Time Out says
Subtlety has never really been K-Pop’s strong suit. The bands are often seen in glitzy outfits while Korean soap operas have a penchant for over-the-top melodrama, so it came as quite a pleasant surprise to find the city’s latest Korean establishment understated and quirky without being overly cutesy. Located directly above the MPH bookstore in Publika, Namoo on the Park is well-hidden, with no attention-grabbing signboard outside the small entrance.
The wood accent-heavy café (tree is ‘namoo’ in Korean after all), which boasts friendly service staff and an alfresco dining area in a dim and cosy setting, has all the makings of an intimate space to catch up with friends over a cup of Joe, or in Namoo’s case, a warm sip of soothing yuza tea. This traditional Korean citrus tea is rife with zesty flavour, but for the more daring diners, the light and foamy sweet potato latte is an unorthodox place to start. My companion and I resisted the temptation to choose from the plethora of novelty desserts straightaway, instead turning our attention to the eclectic food menu, which comprises rice burgers, steaks and tacos among the usual Korean culinary suspects of rice and noodle dishes.
We ultimately opted for the bulgogi beef burger and a bowl of white kimchi cold noodles. While the delicious burger left me craving more with its well-marinated thin slices of beef and fresh salad, the noodles on the other hand left me a little cold. The generous helping of springy noodles was overshadowed by the lack of toppings in the mildly sweet kimchi-centric soup, though the cold dish should prove popular among vegetarians.
While our mains were served briskly, the desserts and snacks took longer to arrive. But when The King’s Ttuk Bok Gi did belatedly make an appearance on our table, the rice cakes with mozzarella cheese resembled an Italian lasagne more than a Korean celebratory dish. The rice cakes, which are made from steamed glutinous rice flour, tasted like a cross between chee cheong fun and fried Chinese carrot cake, resulting in an all-too-chewy texture that was not aided by the overly spicy accompanying chilli sauce. Fortunately, the subsequent The King’s Bing Soo was a fitting end to an overall pleasant meal, as the massive bowl of green tea flavoured shaved ice complemented the creamy vanilla ice cream and mushy red bean paste nicely.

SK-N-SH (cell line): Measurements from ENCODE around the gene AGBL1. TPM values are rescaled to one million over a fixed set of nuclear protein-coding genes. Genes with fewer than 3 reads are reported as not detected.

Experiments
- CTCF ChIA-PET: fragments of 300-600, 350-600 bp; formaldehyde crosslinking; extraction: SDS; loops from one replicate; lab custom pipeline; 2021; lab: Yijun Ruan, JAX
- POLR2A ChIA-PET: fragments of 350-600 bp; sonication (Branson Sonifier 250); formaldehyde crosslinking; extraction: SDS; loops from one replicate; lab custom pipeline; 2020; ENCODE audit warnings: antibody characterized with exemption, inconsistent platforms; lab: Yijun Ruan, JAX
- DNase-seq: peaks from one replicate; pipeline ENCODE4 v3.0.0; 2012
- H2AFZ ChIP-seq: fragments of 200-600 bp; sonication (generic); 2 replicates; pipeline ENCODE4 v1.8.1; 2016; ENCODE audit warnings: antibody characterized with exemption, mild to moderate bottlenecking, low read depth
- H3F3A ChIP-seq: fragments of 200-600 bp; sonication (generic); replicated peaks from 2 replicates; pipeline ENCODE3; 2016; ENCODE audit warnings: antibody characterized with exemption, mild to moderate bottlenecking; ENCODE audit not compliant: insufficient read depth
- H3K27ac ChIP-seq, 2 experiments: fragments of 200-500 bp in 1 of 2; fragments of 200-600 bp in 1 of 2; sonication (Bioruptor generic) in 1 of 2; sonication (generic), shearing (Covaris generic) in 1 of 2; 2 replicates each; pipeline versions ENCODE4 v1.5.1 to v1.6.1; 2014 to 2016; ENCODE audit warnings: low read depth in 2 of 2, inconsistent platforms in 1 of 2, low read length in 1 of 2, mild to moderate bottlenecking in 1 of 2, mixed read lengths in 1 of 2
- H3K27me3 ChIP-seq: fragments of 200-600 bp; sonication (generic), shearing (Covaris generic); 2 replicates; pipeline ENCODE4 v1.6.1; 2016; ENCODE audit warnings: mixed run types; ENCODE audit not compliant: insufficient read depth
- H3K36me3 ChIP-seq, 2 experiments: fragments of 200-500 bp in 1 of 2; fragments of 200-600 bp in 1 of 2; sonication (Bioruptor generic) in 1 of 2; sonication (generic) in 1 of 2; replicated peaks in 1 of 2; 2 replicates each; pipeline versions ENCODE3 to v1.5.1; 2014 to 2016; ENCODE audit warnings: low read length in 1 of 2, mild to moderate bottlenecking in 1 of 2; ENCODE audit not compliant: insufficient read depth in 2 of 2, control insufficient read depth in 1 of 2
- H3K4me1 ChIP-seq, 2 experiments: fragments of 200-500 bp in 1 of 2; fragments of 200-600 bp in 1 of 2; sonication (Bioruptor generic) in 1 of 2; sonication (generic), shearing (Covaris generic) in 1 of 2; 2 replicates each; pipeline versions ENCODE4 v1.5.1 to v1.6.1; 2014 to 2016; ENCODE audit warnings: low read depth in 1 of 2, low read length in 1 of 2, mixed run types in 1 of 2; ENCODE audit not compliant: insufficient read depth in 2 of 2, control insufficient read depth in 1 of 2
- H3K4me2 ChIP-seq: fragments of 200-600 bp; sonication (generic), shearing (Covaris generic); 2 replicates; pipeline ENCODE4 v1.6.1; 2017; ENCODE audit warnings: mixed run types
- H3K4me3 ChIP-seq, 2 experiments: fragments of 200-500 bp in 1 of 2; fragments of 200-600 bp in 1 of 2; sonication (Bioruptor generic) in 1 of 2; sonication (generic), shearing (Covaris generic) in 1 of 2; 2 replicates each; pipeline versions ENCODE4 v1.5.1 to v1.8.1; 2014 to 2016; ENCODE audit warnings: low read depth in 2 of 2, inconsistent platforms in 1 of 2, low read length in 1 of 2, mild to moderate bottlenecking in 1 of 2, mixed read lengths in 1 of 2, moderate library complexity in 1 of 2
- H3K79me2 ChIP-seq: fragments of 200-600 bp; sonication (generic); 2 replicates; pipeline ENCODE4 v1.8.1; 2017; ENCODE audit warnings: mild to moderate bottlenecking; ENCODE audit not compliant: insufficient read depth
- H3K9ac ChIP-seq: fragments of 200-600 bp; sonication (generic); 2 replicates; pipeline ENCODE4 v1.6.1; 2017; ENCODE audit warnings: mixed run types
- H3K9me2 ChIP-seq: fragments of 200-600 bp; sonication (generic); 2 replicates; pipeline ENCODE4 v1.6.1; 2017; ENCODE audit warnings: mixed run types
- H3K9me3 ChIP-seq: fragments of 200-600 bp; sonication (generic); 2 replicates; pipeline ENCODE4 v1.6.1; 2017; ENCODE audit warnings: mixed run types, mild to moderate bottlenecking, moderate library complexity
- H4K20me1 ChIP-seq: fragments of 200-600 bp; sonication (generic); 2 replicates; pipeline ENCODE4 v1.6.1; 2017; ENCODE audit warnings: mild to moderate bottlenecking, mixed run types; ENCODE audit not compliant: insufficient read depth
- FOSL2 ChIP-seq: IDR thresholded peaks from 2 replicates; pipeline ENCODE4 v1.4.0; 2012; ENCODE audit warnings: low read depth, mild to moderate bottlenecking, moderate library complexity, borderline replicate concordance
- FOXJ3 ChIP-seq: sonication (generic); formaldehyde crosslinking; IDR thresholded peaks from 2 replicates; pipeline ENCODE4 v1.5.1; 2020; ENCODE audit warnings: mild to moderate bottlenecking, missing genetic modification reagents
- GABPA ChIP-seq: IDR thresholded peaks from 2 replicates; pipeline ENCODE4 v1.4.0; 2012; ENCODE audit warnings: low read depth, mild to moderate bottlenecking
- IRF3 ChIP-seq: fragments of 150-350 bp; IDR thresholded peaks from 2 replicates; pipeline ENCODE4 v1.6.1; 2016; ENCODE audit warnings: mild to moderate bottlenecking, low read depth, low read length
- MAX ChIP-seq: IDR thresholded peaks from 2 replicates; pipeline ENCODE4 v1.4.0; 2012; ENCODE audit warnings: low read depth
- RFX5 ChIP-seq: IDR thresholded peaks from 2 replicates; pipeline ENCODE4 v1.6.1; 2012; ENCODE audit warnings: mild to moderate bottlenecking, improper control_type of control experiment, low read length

With all the different sugary treats available, it’s easy to see why Namoo prides itself on being the first Korean dessert café in Malaysia, and the outlet’s savoury highlights, except the ill-fated Ttuk Bok Gi, are no pushovers either. While the Hottuk Pancake (Korean-style pancake with mixed berries jam and ice cream) might not capture the global imagination like, say, SNSD or Big Bang, fans of authentic Korean cuisine with an adventurous streak and a sweet tooth will be spoilt for choice at Namoo, which is certainly a culinary step up from the ubiquitous Korean BBQ joints mushrooming around the city. Wong Boon Ken